22 Indirect Protectionism (Cont’d) Import Licensing Import Licensing  Government issued licenses required to import goods  In practice, works like a quota Regulatory and Administrative Barriers Regulatory and Administrative Barriers  Regulations that increase the cost of production for imported goods  Can take the form of safety standards, environmental controls, terrorism laws

23 Arguments for Protectionism Infant Industry Argument Infant Industry Argument  In theory, used to provide “temporary” protection for domestic producers during their early stage of development in order to give them time to grow and develop economies of scale  Argument also used to justify protection for declining industries to give them time to restructure  In practice – “temporary” can be a very long time

24 Arguments for Protectionism (Cont’d) The Exploitation Argument The Exploitation Argument  Workers in developing countries are exploited by MNCs and domestic firms are forced to cut corners in order to compete  Activist groups push for restrictions (especially through regulation) by developed nations  Rebuttal – Workers in developing countries are relatively better off from trade; restrctions only make goods more expensive and force MNCs out of developing nations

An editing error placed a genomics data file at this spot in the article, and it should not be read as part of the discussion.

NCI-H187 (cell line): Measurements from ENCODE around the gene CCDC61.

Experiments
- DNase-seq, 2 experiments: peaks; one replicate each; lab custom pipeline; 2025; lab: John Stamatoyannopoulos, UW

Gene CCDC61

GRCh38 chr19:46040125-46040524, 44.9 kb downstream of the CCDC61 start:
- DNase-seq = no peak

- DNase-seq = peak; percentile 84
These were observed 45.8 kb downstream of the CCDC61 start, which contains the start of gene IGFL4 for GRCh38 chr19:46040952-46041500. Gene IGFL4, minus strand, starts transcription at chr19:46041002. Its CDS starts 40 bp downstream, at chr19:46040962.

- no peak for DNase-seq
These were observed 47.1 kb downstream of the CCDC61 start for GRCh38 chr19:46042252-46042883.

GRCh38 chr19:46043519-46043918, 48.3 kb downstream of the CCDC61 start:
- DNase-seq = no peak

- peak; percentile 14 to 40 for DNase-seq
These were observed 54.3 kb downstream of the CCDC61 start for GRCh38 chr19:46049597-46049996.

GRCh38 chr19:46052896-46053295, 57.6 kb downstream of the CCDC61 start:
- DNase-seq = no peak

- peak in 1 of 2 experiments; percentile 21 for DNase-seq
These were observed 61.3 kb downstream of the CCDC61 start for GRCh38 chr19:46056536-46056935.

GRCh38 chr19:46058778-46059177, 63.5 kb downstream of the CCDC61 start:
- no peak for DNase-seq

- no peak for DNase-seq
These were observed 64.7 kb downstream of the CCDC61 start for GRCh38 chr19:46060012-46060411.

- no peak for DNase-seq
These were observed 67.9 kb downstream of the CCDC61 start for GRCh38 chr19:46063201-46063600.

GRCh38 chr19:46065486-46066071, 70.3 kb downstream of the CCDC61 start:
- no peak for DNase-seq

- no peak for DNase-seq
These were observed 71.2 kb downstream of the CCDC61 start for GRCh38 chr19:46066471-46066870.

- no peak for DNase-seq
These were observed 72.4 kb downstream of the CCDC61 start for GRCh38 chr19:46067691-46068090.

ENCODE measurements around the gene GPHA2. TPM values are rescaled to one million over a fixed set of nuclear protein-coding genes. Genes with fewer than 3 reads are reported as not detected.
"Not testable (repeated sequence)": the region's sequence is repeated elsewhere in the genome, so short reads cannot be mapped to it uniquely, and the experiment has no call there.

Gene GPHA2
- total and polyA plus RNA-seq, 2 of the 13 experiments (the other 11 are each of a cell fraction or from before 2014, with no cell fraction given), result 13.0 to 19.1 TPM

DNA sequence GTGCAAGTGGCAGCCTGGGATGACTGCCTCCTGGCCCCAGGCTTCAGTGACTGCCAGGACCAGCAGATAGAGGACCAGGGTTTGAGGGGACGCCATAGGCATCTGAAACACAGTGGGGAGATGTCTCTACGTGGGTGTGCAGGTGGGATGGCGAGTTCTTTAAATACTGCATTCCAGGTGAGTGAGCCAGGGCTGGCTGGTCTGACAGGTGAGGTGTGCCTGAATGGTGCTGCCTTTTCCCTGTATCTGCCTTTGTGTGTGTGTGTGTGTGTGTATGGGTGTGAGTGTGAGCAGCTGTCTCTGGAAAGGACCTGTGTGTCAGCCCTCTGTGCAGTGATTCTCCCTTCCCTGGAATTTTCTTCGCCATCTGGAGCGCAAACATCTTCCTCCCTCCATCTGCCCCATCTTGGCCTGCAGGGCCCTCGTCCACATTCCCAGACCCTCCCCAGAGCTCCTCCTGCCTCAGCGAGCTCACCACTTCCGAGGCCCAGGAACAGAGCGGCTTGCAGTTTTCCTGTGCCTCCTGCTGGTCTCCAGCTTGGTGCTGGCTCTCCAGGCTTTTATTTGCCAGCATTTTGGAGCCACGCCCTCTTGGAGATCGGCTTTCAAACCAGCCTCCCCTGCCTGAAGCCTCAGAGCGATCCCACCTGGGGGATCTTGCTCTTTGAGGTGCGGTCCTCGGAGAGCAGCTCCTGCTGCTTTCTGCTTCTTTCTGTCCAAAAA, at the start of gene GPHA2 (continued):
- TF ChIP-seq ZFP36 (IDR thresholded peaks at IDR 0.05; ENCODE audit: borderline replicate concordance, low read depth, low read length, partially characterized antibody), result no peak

25 Arguments for Protectionism (Cont’d) The Jobs Argument The Jobs Argument  Trade destroys domestic jobs  Rebuttal – Depends on which jobs you are talking (or care) about; trade costs some jobs and creates others; any attempt to protect domestic employment will create inefficiency and reduce long-term competitiveness

26 Arguments for Protectionism (Cont’d) National Security Argument National Security Argument  We must protect industries that are “vital to our national security”  Trade makes us more vulnerable to terrorism  Rebuttal – “Vital to national security” is very broad, tough to define, and often in the eye of the beholder; trade creates economic interdependency that builds political bridges and mutual interests

27 Arguments for Protectionism (Cont’d) Unfair Competition Argument Unfair Competition Argument  The “they don’t play fair” argument  Foreign governments subsidize exports  We face a tougher regulatory environment  They are dumping products in our market  Rebuttal – Very slippery slope; we should lead by example; a shift toward protectionist policies will hurt everyone

28 And Finally … Bargaining Chip Argument Bargaining Chip Argument  Protectionism as a tool of foreign policy  Use threat of trade restrictions as a bargaining chip to get concessions from our trading partners  Rebuttal – Using trade as a political weapon has the potential to snowball with very negative consequences, so if (when) we employ this tactic – it better work